Go West, Young Pink, Crop-Topped Ladydog
You know you’re not in for a conventional Western when it starts off with a hand-drawn map separating “Good Guy Woods” from “Bad Guy Forest.” But don’t be fooled: Lisa Hanawalt’s Coyote Doggirl isn’t interested in the black-and-white heroes-and-villains morality of the genre. Rather, this trippy, funny, mythopoetical-by-way-of-Roz-Chast journey charts the ways in which everyone is damaged, internally and externally.
Outside of comics, Hanawalt is known as the artistic hand behind the genre-and-species-crossing Netflix hit Bojack Horseman. Inside, she’s equally acclaimed for her hilariously personal catalogue of quirks, Hot Dog Taste Test.
Coyote Doggirl contains several of the listy, detailed fun pages of Taste Test. But it doesn’t go as dark as Bojack, with the exception of one harrowing and highly contemporary episode of violence. Its eponymous pink coyote-headed heroine is an archetypical Western loner. She’s content to work on her custom-modded designs for halter tops and saddles (including one delightfully rated-X model), but mostly just to ride.
And ride she does, on her trusty steed Red, through a watercolored, brightly-hued palette of familiar Southwestern beauty but also quite a few injury-induced dreamscapes. Doggirl is strong, but hardly silent, constantly offering observations to Red like, “I am only controlling you in theory” and “It is so flattering to be sniffed by a tame animal.”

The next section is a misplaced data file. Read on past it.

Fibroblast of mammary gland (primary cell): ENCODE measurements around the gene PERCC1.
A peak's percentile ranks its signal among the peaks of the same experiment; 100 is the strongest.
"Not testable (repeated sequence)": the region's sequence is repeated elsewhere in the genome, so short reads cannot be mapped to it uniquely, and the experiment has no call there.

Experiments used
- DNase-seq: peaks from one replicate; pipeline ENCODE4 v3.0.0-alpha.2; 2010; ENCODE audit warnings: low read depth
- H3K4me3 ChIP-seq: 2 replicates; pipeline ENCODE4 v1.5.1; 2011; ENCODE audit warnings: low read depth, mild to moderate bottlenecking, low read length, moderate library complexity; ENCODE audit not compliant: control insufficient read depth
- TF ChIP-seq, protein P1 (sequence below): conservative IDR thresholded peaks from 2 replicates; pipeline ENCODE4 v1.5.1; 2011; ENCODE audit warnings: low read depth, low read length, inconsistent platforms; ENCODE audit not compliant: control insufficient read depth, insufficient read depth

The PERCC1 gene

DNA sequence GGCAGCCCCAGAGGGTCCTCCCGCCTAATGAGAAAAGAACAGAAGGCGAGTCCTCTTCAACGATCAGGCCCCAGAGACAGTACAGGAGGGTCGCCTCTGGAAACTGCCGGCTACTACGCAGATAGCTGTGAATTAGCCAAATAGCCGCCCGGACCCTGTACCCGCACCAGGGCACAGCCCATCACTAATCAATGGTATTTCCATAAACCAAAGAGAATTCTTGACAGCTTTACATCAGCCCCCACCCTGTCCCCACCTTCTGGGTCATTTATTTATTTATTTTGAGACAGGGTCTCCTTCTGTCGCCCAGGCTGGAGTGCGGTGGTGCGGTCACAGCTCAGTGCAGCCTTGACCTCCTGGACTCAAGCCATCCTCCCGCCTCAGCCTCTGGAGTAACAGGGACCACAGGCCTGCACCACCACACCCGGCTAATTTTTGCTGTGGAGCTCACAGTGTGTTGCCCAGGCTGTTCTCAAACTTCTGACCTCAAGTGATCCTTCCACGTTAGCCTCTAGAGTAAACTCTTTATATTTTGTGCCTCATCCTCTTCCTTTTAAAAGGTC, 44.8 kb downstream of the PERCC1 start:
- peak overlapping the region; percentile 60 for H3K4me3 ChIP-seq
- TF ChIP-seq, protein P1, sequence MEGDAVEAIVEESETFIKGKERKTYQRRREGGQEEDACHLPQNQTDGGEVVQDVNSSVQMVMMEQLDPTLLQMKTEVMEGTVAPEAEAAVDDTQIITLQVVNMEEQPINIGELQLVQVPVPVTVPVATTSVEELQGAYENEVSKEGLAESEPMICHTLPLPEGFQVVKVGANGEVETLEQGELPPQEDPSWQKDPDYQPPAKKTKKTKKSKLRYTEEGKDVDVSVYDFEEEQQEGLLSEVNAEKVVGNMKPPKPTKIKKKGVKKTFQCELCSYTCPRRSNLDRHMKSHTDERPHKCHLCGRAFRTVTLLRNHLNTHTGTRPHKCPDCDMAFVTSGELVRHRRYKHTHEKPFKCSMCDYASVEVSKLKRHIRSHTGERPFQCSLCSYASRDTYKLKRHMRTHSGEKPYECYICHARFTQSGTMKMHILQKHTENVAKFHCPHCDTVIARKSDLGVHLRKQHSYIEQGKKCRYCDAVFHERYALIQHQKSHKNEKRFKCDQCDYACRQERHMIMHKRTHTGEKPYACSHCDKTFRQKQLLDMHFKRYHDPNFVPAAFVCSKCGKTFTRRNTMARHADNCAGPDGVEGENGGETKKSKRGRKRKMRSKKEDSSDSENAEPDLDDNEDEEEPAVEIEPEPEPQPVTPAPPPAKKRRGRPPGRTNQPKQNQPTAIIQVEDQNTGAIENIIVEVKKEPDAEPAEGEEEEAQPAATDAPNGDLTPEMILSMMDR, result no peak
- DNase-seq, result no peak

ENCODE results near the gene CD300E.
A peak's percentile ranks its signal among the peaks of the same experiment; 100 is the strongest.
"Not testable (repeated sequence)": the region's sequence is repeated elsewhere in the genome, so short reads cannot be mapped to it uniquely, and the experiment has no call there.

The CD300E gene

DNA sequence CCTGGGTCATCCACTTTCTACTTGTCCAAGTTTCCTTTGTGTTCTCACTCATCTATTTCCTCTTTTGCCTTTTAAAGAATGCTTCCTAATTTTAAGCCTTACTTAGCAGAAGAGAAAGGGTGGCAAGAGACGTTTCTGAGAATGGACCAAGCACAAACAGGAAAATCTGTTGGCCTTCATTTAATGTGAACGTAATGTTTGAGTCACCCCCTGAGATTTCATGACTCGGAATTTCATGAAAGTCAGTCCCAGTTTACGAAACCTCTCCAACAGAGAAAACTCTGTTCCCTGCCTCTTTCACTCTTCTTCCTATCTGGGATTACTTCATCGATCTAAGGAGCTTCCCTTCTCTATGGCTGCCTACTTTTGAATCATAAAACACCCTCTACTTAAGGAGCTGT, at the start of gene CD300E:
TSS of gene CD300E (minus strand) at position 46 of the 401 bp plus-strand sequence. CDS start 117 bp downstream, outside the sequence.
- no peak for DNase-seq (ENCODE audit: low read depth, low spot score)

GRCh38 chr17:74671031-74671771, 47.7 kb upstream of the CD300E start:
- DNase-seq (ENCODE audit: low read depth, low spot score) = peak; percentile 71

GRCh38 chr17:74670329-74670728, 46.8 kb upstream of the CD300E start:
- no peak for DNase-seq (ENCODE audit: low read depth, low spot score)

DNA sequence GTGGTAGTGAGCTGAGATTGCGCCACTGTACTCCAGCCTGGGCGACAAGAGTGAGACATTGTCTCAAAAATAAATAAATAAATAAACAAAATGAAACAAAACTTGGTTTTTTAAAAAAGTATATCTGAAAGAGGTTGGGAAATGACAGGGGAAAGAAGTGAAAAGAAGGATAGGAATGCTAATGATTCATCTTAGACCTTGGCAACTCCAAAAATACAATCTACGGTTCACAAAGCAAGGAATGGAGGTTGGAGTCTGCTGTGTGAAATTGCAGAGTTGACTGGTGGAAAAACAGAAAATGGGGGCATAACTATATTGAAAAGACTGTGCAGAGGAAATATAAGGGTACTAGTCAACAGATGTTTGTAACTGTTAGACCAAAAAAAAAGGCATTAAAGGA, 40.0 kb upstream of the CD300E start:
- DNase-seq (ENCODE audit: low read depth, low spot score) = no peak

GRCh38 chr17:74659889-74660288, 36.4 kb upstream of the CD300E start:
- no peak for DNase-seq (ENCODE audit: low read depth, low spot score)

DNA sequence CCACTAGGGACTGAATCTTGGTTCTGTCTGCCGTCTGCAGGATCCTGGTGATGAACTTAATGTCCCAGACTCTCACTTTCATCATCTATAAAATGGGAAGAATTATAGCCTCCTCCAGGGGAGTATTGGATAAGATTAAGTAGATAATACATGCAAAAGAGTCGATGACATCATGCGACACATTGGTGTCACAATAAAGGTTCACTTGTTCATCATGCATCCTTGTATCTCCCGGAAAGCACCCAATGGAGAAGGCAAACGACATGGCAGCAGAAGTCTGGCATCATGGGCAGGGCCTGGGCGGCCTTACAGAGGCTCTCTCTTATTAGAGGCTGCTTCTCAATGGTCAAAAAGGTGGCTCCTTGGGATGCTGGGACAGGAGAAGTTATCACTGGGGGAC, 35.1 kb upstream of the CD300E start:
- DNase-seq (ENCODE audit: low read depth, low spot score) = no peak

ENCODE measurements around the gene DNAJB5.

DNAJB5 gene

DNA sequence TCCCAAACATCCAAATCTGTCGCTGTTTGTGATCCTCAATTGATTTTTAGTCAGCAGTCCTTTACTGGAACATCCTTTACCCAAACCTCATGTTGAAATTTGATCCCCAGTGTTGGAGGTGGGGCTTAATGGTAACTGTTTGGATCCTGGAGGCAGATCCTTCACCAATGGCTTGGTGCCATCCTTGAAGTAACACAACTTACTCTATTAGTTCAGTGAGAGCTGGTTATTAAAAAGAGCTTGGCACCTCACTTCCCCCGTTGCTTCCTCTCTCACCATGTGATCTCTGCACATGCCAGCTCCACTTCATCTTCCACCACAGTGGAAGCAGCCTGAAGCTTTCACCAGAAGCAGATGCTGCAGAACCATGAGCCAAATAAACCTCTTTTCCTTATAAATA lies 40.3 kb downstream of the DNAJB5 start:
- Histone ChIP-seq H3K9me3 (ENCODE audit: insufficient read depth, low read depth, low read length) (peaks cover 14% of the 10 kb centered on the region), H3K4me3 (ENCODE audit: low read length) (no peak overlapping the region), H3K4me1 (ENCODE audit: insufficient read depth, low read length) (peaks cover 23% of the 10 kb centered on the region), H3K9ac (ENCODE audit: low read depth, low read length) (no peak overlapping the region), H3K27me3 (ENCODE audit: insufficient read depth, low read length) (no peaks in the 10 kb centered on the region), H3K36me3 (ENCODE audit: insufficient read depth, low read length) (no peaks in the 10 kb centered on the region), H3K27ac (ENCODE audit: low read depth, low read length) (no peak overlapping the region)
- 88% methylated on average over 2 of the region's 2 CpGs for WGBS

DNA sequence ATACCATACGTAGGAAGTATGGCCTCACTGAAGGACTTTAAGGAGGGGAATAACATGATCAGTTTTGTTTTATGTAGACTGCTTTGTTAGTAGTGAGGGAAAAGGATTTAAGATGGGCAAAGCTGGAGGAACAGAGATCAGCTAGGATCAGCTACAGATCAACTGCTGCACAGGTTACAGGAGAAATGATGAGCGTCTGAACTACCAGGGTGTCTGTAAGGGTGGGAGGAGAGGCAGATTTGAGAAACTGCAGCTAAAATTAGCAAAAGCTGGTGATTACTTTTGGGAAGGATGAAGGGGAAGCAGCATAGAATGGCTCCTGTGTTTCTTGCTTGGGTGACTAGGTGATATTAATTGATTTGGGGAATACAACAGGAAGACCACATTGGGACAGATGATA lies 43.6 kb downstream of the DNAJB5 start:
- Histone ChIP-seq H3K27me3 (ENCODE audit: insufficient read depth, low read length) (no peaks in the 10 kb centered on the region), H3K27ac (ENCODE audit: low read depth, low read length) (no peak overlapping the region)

Without divulging too much of the plot, that ride soon goes awry after an attack and then convalescence at the hands of Native American-esque wolves (a wry and contemporary subversion of Dances with Wolves), the disappearance of Red, a journey of self-semi-discovery, and the inevitable showdown with a gang of idiot hoodlums.
The comic doesn’t quite upend these well-worn tropes so much as use them as a playground to showcase Hanawalt’s singular, arch voice. More often, Doggirl turns inward than towards the majestic landscape. Her encounters with antagonists and enemies-turned-allies take a few surprising twists, but the most memorable turns are Hanawalt’s trenchant observations and crackling one-liners that end tiny episode after episode.
Coyote Doggirl is a memorable, beautiful, and often side-splitting entrant in the comics tradition of “unleashing the weirdness of the West.” But unlike with the ones that do that through supernaturalism and violence like Preacher and The Sixth Gun, Hanawalt’s weirdness was within her, and us, all along.
COYOTE DOGGIRL, by Lisa Hanawalt
(Drawn & Quarterly, August 21, 2018)